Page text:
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james
business is business.

boo fucking hoo.

who cried when the legendary trade vics got sold and floated away? easily more recognizable as a world class tiki bar, with counterparts in more sunny places.

people complain about overpriced condos in the city. don't blame developers! blame the hordes of asian property buyers who artificially inflate pricing. have large purchasing groups, and make it unaffordable for the average vancouverite to ever own a 600 square foot apartment in mount pleasant.

other countries (look south) have laws against foreign buyers renting out homes/apts/condos for profit.
so again,
don't blame developers, they are a business.
don't blame the waldorf owners, they are a business too.
can you blame the promoters for running a shitty business? a little.

blame the buying power of china and korea for eating up all our real estate, never fixing anything, and then collecting over priced rent.
we gave up on ever owning a new condo when every time we went to purchase there were sleepy, bad-breathed teenagers from hong kong waiting in line over night to buy every single damn condo they could get in a new building, regardless of price or size.

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Lindsay Brown
There are so many inaccuracies in this article, the Straight should never have printed it. They did NOT fall behind in their rent; they paid higher rent to the owner than he had received before they came in; they had just completed their best quarter ever and were becoming profitable. The Georgia Straight, which takes a boatload of money from condo developers in exchange for running full page condo ads, should look to its credibility. Vancouver isn't the second most unaffordable city in the world relative to median income for nothing. Property speculation has priced culture AND other businesses out of the market here, so that nothing is left unless Vision Vancouver, which has significantly worsened the real estate speculation problem, takes some proactive steps to support culture not to mention affordable housing. Where did the author and all these commenters get brainwashed with the idea that art happens as an entrepreurial enterprise and that's the only measure of its success? Did the Koch brothers tell you this? On top of the article's wilful misunderstanding of how culture works, it's sloppy. The Straight needs to run some corrections here.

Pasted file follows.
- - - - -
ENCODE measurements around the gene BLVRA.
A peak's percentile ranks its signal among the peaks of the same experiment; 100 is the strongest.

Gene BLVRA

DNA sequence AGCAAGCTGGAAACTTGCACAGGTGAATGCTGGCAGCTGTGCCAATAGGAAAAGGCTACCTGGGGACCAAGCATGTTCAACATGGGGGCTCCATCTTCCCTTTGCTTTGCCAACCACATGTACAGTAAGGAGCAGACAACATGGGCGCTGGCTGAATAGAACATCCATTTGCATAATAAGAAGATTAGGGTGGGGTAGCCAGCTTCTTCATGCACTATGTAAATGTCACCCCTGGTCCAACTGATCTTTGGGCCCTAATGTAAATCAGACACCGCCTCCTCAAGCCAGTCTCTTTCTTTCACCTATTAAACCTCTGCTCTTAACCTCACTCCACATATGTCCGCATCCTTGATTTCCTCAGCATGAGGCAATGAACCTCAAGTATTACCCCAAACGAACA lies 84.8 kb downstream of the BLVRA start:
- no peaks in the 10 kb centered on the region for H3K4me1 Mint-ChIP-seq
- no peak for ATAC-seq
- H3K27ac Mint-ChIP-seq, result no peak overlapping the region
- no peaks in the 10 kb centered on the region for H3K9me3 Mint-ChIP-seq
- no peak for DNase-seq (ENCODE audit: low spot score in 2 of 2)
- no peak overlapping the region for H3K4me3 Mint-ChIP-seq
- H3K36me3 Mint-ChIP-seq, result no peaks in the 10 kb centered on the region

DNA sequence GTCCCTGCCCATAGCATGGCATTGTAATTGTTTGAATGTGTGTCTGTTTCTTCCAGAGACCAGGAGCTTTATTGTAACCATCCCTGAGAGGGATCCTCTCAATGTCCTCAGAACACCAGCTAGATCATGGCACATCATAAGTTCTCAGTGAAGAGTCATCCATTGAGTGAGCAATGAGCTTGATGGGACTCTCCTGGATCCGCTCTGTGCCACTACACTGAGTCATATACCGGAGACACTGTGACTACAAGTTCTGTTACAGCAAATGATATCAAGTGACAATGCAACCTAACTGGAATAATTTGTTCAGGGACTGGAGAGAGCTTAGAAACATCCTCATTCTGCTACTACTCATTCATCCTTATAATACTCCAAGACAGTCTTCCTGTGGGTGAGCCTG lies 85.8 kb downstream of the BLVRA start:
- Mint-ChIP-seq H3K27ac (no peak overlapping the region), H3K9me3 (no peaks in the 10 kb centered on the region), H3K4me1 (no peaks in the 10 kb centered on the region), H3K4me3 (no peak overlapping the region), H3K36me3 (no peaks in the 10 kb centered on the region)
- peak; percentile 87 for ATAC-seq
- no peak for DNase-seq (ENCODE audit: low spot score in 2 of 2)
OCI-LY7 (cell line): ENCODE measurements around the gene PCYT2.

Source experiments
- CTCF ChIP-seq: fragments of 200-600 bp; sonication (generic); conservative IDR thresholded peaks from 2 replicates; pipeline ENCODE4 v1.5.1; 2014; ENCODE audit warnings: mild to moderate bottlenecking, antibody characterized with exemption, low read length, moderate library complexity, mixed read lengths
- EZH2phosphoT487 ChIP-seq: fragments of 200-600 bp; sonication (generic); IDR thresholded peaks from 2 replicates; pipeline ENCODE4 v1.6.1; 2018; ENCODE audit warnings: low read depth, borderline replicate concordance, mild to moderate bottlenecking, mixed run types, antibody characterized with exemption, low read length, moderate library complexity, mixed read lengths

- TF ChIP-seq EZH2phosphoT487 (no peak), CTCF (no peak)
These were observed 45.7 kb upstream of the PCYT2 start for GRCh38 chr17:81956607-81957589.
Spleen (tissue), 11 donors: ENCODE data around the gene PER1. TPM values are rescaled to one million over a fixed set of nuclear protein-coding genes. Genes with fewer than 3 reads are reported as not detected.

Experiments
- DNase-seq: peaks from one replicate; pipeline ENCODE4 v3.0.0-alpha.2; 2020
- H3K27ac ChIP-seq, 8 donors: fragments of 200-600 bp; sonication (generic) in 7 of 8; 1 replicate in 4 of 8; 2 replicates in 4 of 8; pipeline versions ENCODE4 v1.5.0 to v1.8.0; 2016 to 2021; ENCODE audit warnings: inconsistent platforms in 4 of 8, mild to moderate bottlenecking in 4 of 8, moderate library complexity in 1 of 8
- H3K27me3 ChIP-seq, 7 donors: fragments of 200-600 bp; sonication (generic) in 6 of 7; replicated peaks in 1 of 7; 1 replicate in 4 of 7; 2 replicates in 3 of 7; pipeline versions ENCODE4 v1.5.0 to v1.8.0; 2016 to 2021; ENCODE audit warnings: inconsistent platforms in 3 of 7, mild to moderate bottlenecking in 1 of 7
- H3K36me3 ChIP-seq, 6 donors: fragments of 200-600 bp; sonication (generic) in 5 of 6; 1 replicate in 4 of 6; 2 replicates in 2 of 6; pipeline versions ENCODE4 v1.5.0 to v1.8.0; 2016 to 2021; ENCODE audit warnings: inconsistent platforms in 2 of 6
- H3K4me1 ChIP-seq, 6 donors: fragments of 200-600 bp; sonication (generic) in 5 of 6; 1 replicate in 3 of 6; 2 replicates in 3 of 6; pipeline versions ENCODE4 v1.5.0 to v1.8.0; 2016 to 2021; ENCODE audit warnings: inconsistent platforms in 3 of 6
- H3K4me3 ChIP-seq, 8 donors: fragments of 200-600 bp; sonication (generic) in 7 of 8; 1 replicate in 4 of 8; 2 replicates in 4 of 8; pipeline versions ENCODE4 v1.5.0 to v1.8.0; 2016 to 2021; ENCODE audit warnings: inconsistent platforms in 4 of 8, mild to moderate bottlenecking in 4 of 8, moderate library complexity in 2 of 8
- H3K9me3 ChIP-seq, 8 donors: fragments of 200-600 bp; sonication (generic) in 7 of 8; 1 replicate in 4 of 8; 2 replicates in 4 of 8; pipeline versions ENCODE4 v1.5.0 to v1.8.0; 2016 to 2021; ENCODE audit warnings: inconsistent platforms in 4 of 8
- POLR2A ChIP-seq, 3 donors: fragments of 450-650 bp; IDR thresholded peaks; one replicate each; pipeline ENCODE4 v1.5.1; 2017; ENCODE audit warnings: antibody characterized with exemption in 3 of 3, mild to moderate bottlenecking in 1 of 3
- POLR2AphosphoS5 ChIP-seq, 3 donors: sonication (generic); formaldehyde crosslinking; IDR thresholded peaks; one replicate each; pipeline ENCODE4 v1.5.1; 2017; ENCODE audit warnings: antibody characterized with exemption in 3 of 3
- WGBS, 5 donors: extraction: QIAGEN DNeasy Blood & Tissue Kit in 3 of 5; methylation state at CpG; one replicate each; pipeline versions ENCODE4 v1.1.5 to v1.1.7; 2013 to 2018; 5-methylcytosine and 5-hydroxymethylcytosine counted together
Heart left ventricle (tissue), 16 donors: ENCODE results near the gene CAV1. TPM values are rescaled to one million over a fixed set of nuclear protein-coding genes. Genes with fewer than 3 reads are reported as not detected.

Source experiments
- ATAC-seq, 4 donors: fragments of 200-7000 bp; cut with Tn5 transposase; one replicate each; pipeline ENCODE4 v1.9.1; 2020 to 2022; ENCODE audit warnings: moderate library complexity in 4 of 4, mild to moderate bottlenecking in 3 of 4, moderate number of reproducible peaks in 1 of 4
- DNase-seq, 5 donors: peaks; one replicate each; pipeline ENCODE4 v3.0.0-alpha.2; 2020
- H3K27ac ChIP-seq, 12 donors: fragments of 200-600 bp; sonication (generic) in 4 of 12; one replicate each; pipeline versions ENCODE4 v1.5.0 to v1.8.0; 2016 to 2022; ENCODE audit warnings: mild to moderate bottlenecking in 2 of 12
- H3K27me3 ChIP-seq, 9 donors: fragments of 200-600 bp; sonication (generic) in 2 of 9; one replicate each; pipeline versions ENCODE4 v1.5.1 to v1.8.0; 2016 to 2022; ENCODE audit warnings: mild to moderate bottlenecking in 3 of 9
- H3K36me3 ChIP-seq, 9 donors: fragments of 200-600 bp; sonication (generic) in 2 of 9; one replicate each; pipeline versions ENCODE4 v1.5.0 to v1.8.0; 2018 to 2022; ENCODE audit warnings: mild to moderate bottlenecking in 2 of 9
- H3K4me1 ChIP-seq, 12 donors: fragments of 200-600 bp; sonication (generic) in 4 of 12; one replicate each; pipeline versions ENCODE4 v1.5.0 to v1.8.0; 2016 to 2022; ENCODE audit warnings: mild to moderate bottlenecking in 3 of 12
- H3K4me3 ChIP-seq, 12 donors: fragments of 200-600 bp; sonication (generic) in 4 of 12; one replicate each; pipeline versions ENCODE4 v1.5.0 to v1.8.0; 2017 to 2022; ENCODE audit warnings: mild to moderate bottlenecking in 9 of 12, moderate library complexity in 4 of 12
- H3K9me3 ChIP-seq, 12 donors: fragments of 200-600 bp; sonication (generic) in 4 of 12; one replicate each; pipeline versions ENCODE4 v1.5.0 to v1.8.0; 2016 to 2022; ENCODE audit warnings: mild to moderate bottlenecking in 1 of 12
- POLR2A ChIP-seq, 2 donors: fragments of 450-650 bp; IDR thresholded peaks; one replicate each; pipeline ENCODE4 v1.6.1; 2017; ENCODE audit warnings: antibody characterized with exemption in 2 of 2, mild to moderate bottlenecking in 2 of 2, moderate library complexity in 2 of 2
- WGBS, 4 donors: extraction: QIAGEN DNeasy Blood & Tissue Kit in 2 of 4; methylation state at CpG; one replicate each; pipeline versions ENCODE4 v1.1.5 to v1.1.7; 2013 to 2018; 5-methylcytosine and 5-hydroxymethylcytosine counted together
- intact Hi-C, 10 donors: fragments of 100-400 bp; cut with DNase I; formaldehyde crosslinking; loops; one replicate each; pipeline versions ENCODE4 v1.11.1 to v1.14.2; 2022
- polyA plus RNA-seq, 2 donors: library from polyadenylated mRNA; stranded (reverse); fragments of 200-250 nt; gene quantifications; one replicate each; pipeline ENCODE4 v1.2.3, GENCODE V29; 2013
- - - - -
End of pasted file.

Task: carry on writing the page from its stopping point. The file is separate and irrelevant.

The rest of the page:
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Charlie Smith
I'm going to enter into the fray here. Miranda Nelson wrote the following, which seems to have some people thinking she has her facts wrong.

Fact: Waldorf Productions couldn't pay its rent for a while. They asked their landlord if it would be okay if they could temporarily avoid paying rent.

I interviewed Thomas Anselmi, who is the entertainment director for Waldorf Productions. He told me that "we asked him [the landlord] to give us some breathing room by giving us some free rent, you know, and then we said we would negotiate a new situation after. At that point, he started looking to sell it. He used that to break the lease."

Gavin Crickmore, lawyer for the owner, Waldorf Hotel Ltd., told me that Waldorf Productions is paid-up on its rent as of January 7.

Miranda's statement was accurate. If there's anything to quibble with, it's that she didn't add the comment (which is in my article) that Waldorf Productions has paid its rent in full as of January 7.

Charlie Smith
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Ed
a word to James, money talks BS walks. You have no money, you cant afford to buy condo's then others will and they will be more important that you.
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Joe
Culture is for bacteria.
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Nick V
It's sad when a venue closes, but who the hell puts that kind of money and effort into a space before they get their lease in place.

Pair of Grade A numpties
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@james
hey James

Agreed with much of your statements, except your analysis of local real estate. Foreign ownership is a very small percentage of what drives the local market -- despite the hype that the local real estate cartel want us to believe.

First-time homebuyers buying into a 40yr amortization with 5% down in this ridiculous market is by far the largest percentage of what is has driven us to this insanity.

It's not the sellers who determine the price. It's the BUYERS. Any idiot willing to pay over asking for a box in the sky is more to blame than the seller or developer asking a ridiculous $500K for that piece of crap. or even the banks.

THANK GOD THE HOUSING CRASH IS HAPPENING. One year from now, things will be very different. Two years from now, there will be blood on the streets.

Hey Solterra! Raze the Waldorf and erect another sterile 20-storey eyesore! I DARE YOU. Maybe call the project "Hubris."


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Ali Said
Thanks for some sanity!
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james2
what's with all of the condos in my building being owned my asian property groups? I thought this was a myth perpetrated by the media or something?

seriously, they own 30+ out of 48 units. all off shore landlords.